How did you get your foot in the door?

I started out by building a basic bare HTML page for a BBC news article, to get to understand the syntax, structure and making sure the code was accurately written. Once I understood what each tag did, I moved onto building my own CV website, and websites for friends using CSS and basic JavaScript. One thing I found that helped was that in previous roles I had tinkered around with email HTML, and taught myself how to build emails by pulling apart existing templates, improving the structure and making them responsive.

Over the course of 6 months I taught myself using Pluralsight, Udemy and Codecademy, I found the #100DaysOfCode challenge on Twitter and started to invest an hour of my day to learn to code. I’ll be starting my second round soon, and focusing on an area relevant to my role.

I asked for help, and my mentor took time to teach me, as well as answer all of my questions. One thing I have learnt is not to be afraid to ask questions, I’m always curious! Finding someone who is just as excited about coding as me helped me to pick up languages quickly, we regularly take part in ‘code-offs’, which is a great way for me to learn to write code accurately under pressure. Taking part in the #100DaysOfCode challenge and discovering new languages, libraries and getting to know developers around the world.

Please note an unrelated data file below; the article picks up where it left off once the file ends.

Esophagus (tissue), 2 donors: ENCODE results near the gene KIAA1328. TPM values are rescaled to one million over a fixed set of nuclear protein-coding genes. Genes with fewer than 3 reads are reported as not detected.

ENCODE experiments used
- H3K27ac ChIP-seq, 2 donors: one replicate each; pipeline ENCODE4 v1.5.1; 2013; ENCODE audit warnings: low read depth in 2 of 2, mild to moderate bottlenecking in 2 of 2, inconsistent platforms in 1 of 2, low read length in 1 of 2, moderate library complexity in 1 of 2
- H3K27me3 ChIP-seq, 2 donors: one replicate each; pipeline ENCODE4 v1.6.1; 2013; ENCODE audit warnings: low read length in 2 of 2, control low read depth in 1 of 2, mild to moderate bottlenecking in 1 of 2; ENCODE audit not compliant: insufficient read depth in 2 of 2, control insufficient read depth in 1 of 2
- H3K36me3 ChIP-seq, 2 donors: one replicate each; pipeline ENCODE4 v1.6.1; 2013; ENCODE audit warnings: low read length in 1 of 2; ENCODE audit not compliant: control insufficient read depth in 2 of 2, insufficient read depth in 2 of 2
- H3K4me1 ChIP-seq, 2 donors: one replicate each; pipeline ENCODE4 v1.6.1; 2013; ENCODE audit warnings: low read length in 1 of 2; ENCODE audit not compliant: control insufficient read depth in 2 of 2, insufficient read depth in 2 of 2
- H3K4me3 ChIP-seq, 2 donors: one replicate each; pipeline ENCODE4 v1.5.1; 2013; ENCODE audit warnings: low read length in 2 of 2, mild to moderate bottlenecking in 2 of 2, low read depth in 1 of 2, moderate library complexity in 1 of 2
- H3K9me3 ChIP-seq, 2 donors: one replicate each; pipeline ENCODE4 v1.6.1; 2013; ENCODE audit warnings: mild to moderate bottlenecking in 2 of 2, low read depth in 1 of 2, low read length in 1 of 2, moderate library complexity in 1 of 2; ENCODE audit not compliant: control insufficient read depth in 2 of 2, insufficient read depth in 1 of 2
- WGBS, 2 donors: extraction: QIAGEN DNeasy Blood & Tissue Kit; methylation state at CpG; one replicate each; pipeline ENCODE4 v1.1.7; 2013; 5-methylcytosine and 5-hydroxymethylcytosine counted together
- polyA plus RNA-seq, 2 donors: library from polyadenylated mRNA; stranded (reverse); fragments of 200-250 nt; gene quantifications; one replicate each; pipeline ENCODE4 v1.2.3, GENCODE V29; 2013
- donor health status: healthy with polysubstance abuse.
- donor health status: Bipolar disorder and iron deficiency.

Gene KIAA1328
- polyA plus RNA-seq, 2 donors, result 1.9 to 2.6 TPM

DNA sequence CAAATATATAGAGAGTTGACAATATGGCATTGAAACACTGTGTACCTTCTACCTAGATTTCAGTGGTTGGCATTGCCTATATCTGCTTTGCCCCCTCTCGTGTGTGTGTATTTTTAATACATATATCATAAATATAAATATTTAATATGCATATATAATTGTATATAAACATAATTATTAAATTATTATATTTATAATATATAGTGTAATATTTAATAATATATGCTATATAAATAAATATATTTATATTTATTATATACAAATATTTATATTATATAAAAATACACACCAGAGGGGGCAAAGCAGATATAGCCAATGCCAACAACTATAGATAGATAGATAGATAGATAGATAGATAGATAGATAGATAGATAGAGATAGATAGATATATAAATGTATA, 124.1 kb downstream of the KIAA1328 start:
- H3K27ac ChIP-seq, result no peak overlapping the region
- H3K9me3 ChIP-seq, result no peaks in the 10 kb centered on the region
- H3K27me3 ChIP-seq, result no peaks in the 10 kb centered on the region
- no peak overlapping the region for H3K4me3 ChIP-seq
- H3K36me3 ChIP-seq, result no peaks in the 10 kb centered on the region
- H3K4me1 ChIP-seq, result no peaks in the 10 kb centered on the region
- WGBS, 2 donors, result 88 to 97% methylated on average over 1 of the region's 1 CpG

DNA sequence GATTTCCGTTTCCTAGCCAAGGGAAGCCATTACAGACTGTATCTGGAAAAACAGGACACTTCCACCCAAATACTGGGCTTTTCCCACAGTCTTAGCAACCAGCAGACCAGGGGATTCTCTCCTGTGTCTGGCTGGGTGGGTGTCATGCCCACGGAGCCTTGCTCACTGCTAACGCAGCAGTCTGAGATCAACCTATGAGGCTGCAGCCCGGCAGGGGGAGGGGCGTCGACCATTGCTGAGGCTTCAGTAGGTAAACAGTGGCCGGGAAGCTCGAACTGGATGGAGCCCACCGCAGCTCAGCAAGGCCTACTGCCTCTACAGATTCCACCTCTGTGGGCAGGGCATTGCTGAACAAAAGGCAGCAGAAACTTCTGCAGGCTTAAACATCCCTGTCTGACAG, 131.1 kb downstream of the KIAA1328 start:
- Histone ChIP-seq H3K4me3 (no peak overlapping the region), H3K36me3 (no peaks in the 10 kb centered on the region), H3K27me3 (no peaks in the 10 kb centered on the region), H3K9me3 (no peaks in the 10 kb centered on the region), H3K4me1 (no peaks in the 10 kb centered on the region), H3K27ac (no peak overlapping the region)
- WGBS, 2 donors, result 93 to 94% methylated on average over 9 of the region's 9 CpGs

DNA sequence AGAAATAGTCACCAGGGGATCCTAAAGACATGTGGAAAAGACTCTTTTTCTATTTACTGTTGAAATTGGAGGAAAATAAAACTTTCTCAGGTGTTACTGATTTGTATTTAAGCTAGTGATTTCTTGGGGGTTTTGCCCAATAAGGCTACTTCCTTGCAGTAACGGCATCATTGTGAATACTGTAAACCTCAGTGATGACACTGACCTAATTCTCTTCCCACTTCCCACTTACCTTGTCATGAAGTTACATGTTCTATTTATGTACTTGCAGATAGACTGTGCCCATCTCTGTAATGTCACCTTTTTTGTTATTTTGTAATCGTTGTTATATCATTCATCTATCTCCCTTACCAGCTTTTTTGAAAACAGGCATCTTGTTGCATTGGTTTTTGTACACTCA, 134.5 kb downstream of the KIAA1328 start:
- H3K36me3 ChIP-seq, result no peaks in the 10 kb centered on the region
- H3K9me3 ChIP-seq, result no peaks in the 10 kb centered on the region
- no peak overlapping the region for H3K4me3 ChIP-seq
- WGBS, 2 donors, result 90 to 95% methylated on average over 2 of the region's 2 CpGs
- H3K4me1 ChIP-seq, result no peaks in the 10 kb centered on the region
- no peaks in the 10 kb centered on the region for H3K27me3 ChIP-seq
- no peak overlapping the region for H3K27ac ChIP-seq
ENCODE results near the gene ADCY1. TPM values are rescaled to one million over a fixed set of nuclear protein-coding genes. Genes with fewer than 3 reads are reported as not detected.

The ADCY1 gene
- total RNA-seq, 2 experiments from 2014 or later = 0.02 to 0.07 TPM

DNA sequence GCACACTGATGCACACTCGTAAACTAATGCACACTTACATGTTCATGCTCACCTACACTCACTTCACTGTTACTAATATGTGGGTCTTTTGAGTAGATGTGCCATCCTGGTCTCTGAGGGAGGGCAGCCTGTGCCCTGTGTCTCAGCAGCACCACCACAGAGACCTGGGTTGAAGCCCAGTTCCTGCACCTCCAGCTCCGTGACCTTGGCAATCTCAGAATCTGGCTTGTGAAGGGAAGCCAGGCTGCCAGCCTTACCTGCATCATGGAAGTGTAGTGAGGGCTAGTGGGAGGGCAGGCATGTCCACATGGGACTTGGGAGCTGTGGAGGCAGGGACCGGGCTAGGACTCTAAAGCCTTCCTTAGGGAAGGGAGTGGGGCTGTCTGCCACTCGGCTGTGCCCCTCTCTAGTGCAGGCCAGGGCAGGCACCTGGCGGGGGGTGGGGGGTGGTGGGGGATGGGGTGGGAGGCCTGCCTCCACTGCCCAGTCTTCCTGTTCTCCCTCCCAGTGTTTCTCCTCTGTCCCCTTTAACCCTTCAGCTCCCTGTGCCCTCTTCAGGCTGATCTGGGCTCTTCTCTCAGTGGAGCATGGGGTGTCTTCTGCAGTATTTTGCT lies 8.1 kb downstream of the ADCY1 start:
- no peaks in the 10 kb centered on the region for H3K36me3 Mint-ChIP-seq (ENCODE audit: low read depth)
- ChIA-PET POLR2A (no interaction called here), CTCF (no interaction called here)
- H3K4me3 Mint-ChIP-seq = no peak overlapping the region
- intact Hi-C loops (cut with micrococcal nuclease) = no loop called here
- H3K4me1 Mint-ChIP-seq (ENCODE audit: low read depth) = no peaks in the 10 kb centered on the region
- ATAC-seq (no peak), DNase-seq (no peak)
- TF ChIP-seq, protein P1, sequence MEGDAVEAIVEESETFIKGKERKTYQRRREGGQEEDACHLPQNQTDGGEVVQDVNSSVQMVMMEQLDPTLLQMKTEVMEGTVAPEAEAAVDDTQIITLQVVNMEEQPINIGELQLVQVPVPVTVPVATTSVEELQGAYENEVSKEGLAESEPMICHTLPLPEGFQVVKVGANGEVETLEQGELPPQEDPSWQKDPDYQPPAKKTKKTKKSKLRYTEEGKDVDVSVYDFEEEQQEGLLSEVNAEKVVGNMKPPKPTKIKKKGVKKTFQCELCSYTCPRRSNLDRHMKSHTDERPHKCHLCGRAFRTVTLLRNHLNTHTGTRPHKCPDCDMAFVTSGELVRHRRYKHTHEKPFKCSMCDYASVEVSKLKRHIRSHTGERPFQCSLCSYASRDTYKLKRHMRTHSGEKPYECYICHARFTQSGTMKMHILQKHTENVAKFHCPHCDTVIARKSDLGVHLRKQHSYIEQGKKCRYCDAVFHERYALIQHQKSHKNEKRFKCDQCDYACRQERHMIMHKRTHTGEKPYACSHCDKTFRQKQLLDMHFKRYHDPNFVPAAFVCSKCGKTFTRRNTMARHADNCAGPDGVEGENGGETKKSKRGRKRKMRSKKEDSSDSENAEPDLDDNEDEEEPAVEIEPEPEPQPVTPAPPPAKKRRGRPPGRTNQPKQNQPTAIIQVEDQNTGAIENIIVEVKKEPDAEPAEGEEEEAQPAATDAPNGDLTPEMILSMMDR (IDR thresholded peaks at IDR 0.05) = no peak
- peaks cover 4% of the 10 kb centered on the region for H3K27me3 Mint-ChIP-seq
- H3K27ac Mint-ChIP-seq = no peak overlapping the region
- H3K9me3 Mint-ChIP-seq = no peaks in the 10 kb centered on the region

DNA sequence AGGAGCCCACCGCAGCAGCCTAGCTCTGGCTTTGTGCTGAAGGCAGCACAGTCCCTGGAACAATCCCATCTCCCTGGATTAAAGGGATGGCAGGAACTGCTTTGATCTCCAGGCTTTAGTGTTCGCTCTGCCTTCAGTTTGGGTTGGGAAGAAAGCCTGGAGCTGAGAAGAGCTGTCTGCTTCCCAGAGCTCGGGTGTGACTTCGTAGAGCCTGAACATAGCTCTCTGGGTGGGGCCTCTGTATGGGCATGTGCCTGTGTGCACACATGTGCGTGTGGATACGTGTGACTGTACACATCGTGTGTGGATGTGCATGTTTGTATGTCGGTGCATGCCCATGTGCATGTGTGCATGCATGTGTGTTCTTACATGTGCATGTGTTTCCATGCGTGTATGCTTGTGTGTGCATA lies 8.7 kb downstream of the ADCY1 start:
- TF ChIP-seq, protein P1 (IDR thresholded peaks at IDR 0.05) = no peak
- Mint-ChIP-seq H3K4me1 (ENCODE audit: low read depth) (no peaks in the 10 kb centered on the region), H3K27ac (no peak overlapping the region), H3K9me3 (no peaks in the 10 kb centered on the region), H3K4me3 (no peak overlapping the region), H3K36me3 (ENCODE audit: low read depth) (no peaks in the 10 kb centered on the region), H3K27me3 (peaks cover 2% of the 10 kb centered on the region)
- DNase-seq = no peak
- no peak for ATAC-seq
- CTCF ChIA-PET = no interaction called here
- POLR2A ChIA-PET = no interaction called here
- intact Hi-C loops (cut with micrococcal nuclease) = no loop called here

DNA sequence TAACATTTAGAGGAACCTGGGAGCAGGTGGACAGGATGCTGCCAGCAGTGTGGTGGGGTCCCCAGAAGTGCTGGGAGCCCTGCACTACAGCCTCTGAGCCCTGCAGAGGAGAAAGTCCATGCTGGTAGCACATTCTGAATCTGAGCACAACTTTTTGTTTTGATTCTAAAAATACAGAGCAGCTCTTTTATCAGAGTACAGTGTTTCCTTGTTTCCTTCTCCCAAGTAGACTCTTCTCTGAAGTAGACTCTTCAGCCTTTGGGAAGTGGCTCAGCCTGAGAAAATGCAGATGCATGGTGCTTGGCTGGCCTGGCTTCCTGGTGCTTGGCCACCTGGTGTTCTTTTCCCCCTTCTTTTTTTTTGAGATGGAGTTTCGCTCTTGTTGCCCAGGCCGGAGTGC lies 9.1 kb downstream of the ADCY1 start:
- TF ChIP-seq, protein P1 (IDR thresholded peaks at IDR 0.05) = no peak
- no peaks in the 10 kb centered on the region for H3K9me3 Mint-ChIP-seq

Biggest lesson you've learned along the way - what is it?

Never ever give up, or lose faith in yourself. Now, this is easier said than done, I’ve nearly given up several times. Perseverance pays off if you’re passionate about something it’ll come through in your work, and people will notice!

Secondly, always be curious, I ask so many questions (maybe too many) being curious helps to open more doors, and you may be surprised with what you’ll find.

Has there been anything that has surprised you about the industry?

Unfortunately, the biggest surprise I have found is that a small number of male developers think it’s ok to tell you that ‘girl’ developers don’t deserve to work in tech, or that “girls can’t code”, and in all honestly as upsetting as this is, their words only push me (and other girl coders) to code like a girl! Don’t let anybody tell you can’t do something, if you really want something, you’ll make it happen!

On the flipside, I have found the majority of developers are happy to help, whenever, wherever and however they can help. I have connections across the globe and it really does feel like a little community. Tech is growing, and it’s important for the code community to work together to help the next generation of developers.

What advice do you have for people just starting out?

Don’t ever stop being YOU, work hard, and then work even harder. Network even if you feel it’s out of your comfort zone, I have made so many connections through networking, Liverpool and Manchester have some great networking events. Reach out to companies and see what they have to offer, go for a coffee with CEOs, Technical Leads or Senior Developers. You’ll learn about companies, roles, processes and what they’re looking for in candidates.

Where can people find you?

If anybody is interested in becoming a Software Developer, I’d be more than happy to help them get started! You can find me on Twitter, @HolaJacquie, so please come and say hello!

Article by
Robyn Dooley